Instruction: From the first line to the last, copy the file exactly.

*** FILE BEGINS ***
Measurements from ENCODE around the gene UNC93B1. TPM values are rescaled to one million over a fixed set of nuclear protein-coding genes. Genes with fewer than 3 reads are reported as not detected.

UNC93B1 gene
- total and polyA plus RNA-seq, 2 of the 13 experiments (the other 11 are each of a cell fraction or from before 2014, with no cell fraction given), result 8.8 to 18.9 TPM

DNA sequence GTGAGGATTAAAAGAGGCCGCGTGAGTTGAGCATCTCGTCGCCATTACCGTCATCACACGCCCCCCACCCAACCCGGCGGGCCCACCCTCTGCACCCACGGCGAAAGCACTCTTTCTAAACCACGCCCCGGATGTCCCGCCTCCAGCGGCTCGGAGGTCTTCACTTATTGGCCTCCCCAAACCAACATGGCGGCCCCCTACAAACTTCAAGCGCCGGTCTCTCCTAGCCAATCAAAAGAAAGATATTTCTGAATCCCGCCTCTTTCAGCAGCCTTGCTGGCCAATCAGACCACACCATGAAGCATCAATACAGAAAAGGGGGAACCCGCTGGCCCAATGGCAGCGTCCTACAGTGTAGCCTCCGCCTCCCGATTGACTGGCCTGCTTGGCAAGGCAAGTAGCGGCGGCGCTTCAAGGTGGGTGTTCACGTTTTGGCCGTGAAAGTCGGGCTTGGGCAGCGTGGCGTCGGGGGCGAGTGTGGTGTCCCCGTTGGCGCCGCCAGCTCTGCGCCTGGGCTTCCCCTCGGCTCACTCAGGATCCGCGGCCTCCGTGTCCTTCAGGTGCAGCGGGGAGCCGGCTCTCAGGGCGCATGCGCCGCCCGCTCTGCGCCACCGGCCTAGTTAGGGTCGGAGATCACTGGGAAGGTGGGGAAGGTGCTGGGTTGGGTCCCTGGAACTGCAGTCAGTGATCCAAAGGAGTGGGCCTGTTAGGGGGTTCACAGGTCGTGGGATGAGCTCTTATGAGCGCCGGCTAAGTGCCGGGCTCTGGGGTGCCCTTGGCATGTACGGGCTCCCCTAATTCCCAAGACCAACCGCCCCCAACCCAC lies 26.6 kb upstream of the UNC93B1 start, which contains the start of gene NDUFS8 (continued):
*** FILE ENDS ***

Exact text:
Measurements from ENCODE around the gene UNC93B1. TPM values are rescaled to one million over a fixed set of nuclear protein-coding genes. Genes with fewer than 3 reads are reported as not detected.

UNC93B1 gene
- total and polyA plus RNA-seq, 2 of the 13 experiments (the other 11 are each of a cell fraction or from before 2014, with no cell fraction given), result 8.8 to 18.9 TPM

DNA sequence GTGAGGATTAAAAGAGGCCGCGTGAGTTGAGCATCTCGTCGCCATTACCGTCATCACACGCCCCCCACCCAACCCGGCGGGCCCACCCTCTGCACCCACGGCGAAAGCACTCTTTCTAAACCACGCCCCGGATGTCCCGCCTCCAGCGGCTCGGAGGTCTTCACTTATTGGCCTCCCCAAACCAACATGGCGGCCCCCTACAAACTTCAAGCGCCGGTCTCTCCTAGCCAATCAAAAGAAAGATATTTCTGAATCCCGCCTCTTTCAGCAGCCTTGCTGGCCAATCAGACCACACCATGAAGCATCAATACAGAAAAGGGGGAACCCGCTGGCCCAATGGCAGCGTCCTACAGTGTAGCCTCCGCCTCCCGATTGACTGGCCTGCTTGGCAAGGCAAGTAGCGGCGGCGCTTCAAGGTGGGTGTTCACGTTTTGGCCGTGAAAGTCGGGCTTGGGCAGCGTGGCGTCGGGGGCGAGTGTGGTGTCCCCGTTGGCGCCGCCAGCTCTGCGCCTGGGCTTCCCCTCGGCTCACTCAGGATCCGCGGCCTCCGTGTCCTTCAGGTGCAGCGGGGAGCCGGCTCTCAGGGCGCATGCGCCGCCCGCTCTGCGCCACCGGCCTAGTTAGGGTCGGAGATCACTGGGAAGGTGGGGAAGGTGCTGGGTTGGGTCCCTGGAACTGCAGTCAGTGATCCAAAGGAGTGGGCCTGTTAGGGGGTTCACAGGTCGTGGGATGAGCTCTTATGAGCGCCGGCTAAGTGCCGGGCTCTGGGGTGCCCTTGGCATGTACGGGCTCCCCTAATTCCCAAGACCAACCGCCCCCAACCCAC lies 26.6 kb upstream of the UNC93B1 start, which contains the start of gene NDUFS8 (continued):